One of the keys that is going to enable agile accounting is cloud storage technology. Prior to the dawn of agile accounting in the industry, firms stored their accounting data on local servers within their organizations. As a result of this local storage, team members generally needed to be onsite to access the accounting data. With cloud services, an organization’s accounting data can now be securely stored within the cloud and accessed from anywhere in the world. In this way, cloud storage is a game-changer and has revolutionized the approaches businesses are now taking towards implementing more lean and agile accounting processes in their organizations.

In addition to bringing increased agility to accounting teams themselves, agile accounting is also going to have an impact on hiring and retaining top accounting talent in 2022. Agile accounting methods have obvious attractions for potential new team members. With an agile model, job candidates are attracted by the ability to work from their current cities and not have to move to a new location. They are also enticed by being able to work at different times during the day or night depending on what best suits their lifestyle.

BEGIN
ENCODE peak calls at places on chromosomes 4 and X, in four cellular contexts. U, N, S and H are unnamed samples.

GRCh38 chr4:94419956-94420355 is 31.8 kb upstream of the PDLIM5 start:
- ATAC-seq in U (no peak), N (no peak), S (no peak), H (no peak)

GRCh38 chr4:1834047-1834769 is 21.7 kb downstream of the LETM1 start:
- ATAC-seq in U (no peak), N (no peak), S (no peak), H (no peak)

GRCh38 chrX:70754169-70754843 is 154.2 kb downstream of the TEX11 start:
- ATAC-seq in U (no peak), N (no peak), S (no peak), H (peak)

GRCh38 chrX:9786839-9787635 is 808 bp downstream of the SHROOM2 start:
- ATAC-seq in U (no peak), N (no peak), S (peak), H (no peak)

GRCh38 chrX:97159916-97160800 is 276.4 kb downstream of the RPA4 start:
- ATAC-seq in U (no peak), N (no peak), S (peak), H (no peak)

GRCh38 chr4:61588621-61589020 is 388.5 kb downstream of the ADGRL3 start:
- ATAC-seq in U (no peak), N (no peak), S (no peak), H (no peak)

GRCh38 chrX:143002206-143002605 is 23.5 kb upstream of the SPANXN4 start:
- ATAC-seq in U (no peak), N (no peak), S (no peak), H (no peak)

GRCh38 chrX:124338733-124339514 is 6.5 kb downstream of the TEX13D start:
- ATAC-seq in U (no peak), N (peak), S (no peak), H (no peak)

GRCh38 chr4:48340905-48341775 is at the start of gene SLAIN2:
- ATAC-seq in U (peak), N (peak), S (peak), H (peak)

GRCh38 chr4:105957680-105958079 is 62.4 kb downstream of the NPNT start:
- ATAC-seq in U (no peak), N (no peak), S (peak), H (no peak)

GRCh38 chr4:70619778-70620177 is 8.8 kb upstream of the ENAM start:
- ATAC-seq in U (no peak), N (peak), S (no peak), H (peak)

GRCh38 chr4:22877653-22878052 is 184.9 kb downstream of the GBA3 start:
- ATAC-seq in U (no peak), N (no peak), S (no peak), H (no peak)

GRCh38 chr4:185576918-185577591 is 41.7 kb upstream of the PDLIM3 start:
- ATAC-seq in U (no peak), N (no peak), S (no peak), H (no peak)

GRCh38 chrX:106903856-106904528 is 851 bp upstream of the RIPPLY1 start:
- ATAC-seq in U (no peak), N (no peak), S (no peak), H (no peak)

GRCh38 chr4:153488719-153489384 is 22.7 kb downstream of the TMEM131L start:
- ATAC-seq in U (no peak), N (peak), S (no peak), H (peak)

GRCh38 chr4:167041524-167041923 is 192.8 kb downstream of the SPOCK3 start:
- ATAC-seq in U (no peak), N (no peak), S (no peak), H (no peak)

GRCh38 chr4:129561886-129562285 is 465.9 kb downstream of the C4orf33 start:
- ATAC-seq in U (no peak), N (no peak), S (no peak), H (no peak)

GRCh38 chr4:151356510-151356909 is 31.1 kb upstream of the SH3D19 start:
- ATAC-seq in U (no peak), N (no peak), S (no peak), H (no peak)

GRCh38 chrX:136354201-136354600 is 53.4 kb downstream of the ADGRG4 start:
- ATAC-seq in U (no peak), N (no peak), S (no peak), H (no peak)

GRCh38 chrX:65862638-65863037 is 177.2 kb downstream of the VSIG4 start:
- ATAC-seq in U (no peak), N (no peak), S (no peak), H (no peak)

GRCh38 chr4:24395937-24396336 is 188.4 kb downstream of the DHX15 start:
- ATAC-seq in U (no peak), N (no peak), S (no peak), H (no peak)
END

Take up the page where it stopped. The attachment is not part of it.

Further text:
In short, agile accounting methodologies—enabled by cloud storage technology—will be a major disruptor in 2022. Accounting teams will become more agile and leaner than ever before. Organizations that don’t adopt agile methods may encounter problems hiring and retaining top accounting talent in 2022.

3. Outsourced Accounting

The year 2022 will also see a continued increase in outsourced accounting. Outsourced accounting encompasses many accounting functions including:

  • Accounts payable
  • Account receivable
  • General ledger accounting
  • Budget projections
  • Payroll
  • Time and expense reporting